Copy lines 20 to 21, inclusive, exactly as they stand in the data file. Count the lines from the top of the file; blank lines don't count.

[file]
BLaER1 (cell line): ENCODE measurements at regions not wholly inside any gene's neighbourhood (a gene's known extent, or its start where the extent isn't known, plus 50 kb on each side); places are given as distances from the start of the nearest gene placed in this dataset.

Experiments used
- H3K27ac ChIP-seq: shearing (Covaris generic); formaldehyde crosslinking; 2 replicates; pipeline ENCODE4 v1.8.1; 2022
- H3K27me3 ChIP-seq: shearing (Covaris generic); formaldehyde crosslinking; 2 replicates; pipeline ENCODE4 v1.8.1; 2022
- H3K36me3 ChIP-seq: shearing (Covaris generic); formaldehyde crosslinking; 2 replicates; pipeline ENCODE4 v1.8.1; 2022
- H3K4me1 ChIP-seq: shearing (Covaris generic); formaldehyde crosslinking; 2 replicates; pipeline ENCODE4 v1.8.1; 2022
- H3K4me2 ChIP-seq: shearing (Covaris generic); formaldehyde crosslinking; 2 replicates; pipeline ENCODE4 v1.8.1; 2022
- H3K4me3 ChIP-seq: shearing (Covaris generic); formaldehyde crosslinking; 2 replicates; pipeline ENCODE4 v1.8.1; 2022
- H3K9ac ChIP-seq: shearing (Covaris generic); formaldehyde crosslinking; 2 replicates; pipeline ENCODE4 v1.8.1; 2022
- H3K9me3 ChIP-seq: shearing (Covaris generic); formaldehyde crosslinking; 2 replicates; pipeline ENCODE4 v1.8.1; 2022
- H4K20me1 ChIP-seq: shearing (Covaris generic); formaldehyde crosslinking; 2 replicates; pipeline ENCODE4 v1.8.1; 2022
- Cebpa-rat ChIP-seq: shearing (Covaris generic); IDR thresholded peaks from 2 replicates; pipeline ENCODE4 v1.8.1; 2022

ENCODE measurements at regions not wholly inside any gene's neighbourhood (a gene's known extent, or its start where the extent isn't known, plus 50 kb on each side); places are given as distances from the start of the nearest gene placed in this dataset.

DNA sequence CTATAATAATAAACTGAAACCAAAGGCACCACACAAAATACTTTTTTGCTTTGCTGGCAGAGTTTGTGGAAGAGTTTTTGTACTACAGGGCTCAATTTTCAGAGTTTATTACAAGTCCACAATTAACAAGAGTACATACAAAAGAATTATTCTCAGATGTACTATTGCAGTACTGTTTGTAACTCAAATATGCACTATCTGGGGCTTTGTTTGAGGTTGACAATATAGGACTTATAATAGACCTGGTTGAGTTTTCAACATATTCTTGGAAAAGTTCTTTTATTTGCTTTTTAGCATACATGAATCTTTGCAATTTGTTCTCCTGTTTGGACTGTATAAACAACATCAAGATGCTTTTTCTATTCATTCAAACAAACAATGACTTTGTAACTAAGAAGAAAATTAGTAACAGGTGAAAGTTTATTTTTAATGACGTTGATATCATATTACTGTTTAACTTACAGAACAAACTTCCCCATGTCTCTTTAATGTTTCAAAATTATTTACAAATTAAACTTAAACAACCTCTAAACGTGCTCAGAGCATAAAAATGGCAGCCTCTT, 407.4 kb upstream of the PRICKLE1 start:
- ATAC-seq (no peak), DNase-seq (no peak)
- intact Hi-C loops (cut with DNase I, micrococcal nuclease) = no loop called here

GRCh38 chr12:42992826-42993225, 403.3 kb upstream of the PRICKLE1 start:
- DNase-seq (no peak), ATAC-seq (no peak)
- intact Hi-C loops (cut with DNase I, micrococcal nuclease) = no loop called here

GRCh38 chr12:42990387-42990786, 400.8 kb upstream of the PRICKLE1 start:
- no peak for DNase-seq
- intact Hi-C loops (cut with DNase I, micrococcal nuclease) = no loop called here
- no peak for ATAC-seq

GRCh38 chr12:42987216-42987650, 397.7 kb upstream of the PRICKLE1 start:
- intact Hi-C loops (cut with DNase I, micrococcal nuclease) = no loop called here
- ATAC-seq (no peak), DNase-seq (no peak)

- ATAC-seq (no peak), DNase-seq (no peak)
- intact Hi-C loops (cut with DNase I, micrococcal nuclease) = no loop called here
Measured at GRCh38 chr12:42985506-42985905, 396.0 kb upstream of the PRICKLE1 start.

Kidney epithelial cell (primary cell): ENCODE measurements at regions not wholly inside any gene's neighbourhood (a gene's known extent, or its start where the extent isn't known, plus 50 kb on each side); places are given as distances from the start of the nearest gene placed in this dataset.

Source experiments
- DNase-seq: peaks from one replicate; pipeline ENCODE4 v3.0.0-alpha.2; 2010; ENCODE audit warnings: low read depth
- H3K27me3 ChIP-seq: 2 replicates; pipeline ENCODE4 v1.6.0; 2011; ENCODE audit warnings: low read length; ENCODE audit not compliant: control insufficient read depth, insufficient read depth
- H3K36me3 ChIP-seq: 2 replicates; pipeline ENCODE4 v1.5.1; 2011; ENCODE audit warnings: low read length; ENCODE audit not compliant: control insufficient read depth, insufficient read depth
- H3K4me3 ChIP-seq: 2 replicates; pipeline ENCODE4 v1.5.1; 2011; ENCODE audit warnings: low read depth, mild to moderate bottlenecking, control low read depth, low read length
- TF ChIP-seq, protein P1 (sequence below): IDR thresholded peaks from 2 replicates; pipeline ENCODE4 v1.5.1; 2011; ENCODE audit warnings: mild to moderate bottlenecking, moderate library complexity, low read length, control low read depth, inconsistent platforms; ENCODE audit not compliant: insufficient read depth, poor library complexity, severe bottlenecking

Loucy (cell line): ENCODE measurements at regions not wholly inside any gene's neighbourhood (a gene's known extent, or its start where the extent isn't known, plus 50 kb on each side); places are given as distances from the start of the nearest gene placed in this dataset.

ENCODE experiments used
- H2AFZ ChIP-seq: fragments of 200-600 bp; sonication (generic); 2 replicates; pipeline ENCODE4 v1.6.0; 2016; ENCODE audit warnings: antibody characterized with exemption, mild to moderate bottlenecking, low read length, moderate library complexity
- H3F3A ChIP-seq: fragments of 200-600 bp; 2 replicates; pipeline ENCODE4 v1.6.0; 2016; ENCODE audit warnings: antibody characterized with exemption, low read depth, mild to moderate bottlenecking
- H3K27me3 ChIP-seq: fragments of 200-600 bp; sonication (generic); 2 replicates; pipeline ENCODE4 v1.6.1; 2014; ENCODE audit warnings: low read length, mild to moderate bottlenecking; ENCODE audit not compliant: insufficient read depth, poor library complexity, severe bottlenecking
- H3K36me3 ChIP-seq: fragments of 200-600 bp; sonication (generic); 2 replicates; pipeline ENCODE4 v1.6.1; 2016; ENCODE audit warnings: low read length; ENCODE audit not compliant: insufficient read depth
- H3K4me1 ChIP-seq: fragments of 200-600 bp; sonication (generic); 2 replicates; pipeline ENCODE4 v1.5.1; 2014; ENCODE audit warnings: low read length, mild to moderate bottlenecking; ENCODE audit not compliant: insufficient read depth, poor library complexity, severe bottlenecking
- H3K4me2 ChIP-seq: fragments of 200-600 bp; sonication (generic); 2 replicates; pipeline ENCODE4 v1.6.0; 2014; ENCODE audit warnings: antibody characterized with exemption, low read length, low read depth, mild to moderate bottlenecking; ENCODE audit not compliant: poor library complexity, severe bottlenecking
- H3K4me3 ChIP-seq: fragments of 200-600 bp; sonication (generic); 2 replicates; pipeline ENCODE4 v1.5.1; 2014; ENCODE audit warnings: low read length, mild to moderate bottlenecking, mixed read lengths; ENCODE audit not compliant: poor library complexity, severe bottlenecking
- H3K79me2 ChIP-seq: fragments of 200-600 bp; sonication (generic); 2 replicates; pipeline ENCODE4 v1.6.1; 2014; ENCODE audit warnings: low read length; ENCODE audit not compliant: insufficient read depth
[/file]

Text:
GRCh38 chr12:42990387-42990786, 400.8 kb upstream of the PRICKLE1 start:
- no peak for DNase-seq